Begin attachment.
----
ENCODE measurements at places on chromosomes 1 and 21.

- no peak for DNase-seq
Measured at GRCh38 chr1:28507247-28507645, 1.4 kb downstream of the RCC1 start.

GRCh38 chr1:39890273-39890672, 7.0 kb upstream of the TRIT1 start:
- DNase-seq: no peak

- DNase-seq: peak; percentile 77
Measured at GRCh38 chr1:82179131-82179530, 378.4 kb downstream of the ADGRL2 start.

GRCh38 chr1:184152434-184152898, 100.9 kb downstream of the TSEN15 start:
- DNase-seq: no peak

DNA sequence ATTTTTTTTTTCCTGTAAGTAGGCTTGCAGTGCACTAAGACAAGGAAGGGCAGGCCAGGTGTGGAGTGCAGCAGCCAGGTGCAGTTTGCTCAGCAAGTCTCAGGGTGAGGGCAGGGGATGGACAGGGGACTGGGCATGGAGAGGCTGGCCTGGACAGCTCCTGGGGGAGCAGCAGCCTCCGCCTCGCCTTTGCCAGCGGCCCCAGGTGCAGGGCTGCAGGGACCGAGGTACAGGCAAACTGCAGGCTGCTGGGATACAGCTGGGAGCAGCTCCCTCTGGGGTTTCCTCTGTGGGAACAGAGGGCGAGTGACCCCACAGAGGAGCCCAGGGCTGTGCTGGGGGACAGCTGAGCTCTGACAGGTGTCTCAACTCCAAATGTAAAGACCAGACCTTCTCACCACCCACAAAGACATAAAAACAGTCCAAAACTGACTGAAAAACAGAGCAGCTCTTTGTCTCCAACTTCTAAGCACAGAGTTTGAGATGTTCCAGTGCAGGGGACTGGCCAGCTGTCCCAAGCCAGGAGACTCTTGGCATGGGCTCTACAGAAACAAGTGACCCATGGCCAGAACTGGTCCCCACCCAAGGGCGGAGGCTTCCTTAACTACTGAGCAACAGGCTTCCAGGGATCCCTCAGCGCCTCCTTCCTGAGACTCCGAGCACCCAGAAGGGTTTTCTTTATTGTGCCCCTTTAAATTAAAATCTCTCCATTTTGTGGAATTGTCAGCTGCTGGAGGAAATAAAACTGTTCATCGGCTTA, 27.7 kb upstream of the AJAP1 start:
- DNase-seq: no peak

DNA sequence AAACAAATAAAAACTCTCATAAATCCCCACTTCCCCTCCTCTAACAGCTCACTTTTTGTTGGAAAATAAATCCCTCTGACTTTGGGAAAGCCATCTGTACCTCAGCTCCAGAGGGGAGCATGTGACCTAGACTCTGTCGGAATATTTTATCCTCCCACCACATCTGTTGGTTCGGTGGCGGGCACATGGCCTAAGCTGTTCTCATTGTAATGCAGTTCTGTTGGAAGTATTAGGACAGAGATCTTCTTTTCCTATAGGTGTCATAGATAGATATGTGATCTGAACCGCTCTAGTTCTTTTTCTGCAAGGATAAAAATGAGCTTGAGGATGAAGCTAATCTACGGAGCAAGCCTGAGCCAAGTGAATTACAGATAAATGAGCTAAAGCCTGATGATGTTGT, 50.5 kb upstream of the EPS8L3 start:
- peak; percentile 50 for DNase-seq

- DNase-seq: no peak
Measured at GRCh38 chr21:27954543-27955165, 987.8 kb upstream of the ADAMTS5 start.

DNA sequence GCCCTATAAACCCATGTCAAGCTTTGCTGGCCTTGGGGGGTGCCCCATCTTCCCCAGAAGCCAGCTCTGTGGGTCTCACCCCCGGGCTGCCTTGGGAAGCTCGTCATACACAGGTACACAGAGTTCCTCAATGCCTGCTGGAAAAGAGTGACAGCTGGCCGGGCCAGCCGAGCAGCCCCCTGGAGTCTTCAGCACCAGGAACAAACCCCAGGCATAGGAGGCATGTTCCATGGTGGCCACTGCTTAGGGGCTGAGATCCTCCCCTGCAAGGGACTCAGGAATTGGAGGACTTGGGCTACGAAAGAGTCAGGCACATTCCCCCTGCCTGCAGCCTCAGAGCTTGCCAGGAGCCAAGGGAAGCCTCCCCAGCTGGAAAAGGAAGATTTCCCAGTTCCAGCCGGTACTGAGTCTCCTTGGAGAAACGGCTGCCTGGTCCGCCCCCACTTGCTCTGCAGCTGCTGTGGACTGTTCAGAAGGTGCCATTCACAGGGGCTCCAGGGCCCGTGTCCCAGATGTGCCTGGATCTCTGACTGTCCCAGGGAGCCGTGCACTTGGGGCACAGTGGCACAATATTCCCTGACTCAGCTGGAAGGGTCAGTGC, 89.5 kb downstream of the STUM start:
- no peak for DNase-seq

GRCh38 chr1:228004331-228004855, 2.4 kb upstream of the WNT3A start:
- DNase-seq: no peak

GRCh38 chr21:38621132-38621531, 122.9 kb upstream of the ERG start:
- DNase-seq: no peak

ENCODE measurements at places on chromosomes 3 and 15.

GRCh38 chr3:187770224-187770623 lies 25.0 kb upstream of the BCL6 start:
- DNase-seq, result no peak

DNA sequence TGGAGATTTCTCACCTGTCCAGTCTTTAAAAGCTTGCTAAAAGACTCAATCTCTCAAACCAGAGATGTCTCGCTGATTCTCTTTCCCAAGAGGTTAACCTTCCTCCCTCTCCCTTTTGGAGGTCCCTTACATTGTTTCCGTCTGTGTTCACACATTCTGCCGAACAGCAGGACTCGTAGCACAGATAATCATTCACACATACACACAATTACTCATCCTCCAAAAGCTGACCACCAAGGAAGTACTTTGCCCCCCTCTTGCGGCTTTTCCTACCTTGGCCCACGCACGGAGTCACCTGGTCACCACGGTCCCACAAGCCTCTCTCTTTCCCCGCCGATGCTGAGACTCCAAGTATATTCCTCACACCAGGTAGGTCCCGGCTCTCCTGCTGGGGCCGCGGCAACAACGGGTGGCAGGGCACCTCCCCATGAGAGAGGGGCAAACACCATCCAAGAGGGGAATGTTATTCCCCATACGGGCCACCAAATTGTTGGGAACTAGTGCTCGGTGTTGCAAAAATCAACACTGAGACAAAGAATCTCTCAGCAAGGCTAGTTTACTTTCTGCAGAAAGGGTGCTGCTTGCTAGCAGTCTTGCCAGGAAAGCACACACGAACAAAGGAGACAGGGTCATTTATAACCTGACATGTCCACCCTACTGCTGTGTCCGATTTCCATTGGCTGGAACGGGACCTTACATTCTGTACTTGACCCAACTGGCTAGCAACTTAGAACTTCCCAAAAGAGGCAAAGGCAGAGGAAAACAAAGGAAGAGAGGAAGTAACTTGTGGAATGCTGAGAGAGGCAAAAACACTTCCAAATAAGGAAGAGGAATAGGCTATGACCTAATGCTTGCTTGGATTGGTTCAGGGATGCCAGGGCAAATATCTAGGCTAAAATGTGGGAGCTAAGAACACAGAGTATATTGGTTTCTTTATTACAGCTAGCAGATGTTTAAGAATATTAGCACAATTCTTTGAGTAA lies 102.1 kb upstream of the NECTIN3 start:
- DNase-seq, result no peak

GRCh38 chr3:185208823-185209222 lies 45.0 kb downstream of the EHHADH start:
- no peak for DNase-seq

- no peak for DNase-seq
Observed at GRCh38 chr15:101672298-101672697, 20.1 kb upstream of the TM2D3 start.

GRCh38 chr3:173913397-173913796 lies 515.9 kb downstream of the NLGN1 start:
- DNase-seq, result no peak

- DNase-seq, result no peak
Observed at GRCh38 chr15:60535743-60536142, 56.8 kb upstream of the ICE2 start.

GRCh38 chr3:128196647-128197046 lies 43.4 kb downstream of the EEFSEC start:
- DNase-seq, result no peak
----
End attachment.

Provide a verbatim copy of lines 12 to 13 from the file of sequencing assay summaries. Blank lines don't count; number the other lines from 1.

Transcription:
DNA sequence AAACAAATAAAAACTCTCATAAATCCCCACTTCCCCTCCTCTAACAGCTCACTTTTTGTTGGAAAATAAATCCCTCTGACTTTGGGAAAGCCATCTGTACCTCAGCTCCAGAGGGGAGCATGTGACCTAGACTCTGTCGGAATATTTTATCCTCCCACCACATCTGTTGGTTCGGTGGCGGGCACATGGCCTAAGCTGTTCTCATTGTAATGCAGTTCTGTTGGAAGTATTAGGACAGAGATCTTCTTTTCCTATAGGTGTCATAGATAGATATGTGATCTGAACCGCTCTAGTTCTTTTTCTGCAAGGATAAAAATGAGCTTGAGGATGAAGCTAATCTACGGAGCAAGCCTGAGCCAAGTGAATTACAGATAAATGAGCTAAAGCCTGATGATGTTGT, 50.5 kb upstream of the EPS8L3 start:
- peak; percentile 50 for DNase-seq